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Technical Paper

Facilitating the Energy Optimization of Aircraft Propulsion and Thermal Management Systems through Integrated Modeling and Simulation

2010-11-02
2010-01-1787
An integrated, multidisciplinary environment of a tactical aircraft platform has been created by leveraging the powerful capabilities of both MATLAB/Simulink and Numerical Propulsion System Simulation (NPSS). The overall simulation includes propulsion, power, and thermal management subsystem models, which are integrated together and linked to an air vehicle model and mission profile. The model has the capability of tracking temperatures and performance metrics and subsequently controlling characteristics of the propulsion and thermal management subsystems. The integrated model enables system-level trade studies involving the optimization of engine bleed and power extraction and thermal management requirements to be conducted. The simulation can also be used to examine future technologies and advanced thermal management architectures in order to increase mission capability and performance.
Technical Paper

A Comparative Study of a Multi-Gas Generator Fan to a Turbofan Engine on a Vertical Takeoff and Landing Personal Air Vehicle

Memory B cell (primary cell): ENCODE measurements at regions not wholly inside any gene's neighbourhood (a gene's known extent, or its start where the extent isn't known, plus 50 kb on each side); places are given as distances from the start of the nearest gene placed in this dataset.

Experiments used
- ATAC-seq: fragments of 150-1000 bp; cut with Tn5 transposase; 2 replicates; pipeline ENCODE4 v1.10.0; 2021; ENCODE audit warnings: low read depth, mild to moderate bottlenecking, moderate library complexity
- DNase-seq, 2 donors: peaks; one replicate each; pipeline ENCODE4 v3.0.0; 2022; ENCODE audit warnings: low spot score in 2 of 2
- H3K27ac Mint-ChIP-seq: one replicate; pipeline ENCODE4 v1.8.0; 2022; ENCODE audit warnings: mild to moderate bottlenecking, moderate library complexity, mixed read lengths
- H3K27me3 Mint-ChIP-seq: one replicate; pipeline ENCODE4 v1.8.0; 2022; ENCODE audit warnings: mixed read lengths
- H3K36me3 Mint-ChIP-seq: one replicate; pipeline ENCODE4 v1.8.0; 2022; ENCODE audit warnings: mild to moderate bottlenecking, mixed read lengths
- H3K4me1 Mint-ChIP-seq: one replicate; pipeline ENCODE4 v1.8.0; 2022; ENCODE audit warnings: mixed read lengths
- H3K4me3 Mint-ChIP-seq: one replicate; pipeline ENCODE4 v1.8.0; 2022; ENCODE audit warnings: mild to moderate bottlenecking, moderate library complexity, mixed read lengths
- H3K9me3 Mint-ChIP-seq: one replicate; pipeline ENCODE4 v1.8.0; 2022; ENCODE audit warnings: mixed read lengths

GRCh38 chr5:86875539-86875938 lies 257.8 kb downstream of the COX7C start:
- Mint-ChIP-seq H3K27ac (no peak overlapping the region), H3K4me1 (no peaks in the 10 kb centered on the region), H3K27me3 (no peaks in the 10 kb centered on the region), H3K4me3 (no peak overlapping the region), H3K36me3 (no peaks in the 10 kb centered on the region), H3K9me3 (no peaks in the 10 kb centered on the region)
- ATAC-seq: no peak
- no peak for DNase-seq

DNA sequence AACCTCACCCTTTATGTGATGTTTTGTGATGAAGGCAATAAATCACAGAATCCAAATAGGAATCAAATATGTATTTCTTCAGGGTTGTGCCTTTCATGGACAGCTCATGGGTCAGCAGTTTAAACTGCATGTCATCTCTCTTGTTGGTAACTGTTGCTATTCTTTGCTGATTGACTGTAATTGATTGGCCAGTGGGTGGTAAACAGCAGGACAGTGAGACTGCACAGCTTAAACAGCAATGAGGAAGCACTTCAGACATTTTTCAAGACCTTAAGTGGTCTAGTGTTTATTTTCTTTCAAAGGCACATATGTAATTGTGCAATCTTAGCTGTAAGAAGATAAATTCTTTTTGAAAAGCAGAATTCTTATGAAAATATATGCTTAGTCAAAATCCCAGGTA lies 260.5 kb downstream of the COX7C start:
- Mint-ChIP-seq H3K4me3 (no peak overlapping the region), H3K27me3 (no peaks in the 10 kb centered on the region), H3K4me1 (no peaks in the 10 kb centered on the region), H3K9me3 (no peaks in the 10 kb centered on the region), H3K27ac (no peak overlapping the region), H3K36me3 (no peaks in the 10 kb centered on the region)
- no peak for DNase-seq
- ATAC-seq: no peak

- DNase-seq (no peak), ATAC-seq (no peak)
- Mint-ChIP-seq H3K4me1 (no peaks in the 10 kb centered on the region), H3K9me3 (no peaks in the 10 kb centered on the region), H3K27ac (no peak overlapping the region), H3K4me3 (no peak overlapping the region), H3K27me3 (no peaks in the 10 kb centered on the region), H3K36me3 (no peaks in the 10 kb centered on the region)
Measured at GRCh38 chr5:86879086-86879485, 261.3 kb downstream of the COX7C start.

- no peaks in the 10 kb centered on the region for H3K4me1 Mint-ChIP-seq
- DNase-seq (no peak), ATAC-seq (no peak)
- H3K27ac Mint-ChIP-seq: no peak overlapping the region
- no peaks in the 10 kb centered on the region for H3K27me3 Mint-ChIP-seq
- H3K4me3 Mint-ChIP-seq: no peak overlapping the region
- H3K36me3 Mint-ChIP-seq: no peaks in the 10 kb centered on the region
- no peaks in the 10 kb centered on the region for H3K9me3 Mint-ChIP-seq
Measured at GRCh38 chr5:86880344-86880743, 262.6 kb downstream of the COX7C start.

2006-08-30
2006-01-2435
This paper attempts to assess the benefits of a unique distributed propulsion concept, known as the Multi-Gas Generator Fan (MGGF) system, over conventional turbofan engines on civilian vertical takeoff and landing (VTOL) applications. The MGGF-based system has shown the potential to address the fundamental technical challenge in designing a VTOL aircraft: the significant mismatch between the power requirements at lift-off/hover and cruise. Vehicle-level performance and sizing studies were implemented using the Grumman Design 698 tilt-nacelle V/STOL aircraft as a notional personal air vehicle (PAV), subjected to hypothetical single engine failure (SEF) emergency landing requirements and PAV mission requirements.
Technical Paper

A System Dynamics Approach for Dynamic Uncertainty Assessment in a PAV Design Environment

2006-08-30
2006-01-2434